The Secretary of State has no [my emphasis] duties under section 21 of the Crown Lands Act 1851 in relation to the maintenance of Royal Palaces and related land so far as they are maintained by Her Majesty out of the Sovereign Grant.

For avoidance of doubt Clause 13 (8) of the Act makes the situation perfectly clear:

Any reference to the support of Her Majesty’s official duties includes the maintenance of Royal Palaces and related land.

So why has the House of Commons forgotten this provision in the intervening 6 years? Clause 11 makes it clear that the Secretary of State has no business maintaining Buckingham Palace and Elizabeth Windsor is the de facto budget holder. There is no ambiguity here, she is responsible and must be held accountable for not doing so. She is in the same position as any other public body which has wilfully neglected to maintain its property.  If a Town Hall falls down or a Hospital collapses it may be in the public interest to allocate emergency repair funds but you can be sure that the Chief Executive and his/her staff would be held accountable. If Elizabeth Windsor has misused the money we have already given her, what safeguards are there that she will not misuse the extra allocation. So at the very least MPs should have refused the support until an investigation was made and arrangements were put in place for the Government itself to have organised the works. As it stands the Government will be virtually reduced to an monitoring role.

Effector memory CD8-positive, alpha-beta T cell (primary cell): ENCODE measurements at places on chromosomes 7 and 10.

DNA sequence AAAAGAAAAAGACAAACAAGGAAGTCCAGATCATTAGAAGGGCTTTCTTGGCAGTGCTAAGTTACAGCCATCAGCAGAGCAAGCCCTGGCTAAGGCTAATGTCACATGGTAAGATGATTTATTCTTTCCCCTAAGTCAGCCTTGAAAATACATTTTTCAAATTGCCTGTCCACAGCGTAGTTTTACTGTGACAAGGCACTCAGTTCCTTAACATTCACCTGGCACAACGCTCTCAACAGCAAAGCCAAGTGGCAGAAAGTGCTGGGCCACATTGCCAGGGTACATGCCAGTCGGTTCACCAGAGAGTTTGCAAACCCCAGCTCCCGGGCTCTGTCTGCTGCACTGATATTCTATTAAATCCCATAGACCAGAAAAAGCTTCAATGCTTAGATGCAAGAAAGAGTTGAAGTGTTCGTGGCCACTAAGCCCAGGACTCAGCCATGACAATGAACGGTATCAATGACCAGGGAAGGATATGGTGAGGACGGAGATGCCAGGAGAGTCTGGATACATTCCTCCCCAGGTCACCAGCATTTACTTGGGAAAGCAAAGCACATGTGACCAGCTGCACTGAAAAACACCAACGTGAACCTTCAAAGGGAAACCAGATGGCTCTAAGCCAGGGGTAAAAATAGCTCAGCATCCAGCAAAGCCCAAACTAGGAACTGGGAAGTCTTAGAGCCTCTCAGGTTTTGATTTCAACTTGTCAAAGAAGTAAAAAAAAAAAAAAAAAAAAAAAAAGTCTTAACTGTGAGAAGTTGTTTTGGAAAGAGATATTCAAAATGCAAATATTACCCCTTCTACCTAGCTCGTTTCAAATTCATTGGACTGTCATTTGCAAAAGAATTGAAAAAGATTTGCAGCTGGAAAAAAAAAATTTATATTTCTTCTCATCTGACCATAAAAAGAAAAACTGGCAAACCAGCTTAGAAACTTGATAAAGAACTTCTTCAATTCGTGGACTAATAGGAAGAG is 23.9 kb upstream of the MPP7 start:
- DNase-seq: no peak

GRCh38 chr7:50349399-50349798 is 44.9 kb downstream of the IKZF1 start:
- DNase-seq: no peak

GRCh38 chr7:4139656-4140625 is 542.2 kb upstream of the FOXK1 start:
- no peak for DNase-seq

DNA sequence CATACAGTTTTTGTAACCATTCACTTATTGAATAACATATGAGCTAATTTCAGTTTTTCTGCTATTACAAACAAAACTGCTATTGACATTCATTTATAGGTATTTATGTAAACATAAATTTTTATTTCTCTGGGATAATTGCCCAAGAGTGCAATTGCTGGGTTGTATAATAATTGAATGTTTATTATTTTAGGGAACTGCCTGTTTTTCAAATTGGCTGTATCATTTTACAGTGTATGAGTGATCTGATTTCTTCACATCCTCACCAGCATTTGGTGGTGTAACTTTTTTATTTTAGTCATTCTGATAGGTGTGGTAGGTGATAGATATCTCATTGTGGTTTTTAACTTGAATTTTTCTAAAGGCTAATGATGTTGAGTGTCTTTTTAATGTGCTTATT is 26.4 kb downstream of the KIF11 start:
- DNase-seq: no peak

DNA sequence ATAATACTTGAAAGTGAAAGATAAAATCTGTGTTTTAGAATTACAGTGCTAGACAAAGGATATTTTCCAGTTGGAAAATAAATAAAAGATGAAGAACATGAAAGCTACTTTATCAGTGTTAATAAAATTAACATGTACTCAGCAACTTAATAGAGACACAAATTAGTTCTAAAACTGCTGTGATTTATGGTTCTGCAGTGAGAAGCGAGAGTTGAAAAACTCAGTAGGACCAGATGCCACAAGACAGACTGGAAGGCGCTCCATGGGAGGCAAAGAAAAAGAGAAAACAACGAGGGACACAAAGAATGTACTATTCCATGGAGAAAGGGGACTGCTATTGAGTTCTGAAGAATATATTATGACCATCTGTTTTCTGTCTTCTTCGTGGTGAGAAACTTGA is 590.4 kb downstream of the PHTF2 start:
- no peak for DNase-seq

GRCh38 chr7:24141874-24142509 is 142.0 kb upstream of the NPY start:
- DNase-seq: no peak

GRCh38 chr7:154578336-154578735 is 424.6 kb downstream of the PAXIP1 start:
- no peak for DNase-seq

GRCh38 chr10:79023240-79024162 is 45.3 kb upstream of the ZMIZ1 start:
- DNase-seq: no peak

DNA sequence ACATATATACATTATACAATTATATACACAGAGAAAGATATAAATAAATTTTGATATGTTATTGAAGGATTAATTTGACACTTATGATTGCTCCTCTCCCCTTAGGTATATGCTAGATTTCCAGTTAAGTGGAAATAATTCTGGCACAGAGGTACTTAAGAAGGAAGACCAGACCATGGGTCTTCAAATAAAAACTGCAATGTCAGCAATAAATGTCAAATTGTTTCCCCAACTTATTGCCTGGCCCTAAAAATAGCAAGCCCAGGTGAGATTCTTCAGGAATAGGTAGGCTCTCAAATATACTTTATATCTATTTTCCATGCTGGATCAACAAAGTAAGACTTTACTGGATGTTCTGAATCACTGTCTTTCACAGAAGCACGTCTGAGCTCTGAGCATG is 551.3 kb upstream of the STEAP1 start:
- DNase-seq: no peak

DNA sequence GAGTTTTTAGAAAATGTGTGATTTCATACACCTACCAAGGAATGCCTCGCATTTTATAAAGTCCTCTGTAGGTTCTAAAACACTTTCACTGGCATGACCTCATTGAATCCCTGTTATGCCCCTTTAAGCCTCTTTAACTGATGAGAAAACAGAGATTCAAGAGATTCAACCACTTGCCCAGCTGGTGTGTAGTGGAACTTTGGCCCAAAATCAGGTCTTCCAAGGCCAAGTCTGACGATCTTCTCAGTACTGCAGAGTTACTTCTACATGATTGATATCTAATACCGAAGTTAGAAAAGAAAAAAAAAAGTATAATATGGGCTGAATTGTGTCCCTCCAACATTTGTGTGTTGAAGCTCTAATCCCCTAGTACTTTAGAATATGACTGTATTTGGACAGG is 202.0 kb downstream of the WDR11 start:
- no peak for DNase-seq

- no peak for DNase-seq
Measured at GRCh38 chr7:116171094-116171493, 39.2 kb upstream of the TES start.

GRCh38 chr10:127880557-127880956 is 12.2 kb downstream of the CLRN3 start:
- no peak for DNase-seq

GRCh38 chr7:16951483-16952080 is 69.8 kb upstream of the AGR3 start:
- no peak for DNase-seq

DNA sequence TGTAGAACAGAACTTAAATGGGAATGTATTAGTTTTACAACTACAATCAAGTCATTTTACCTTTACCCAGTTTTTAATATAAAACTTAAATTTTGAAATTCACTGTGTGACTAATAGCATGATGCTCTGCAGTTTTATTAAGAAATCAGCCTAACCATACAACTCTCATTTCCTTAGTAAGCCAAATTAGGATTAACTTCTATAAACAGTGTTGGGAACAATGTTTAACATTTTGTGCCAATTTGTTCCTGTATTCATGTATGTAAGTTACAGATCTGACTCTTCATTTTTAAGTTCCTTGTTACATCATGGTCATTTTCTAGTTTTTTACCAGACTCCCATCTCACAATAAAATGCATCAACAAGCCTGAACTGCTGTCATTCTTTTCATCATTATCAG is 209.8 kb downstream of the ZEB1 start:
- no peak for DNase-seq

…so why is there no accountability?

Now consider the attitude of the November 2016 Report of the Royal Trustees on the Sovereign Grant. Section 4 specifically claims that there is an element of forward planning in Royal Household finances, up to 10 years ahead.  So it is surprising that there was no mention whatsoever in the Report for 2012-13 the first year of the Sovereign Grant. The current report states:

The works needed for the reservicing of Buckingham Palace have been considered as a separate, discrete element of the property maintenance 10 year plan due to the programme scope being substantially different to the other priorities for property maintenance investment in the period 2016-21.

Since there has been no major refurbishment since 1945(!) why was the appalling state of Buckingham Palace not mentioned as it must have been known?  Instead there is a complacent statement about future increases in the Sovereign Grant being used to make inroads on the backlog of repairs.

Continue reading “Buckingham Palace Repairs; Contempt for the Taxpayer and a Dereliction of Duty”

‘Let It Shine’ – On an Unsavoury World of Grace and Favour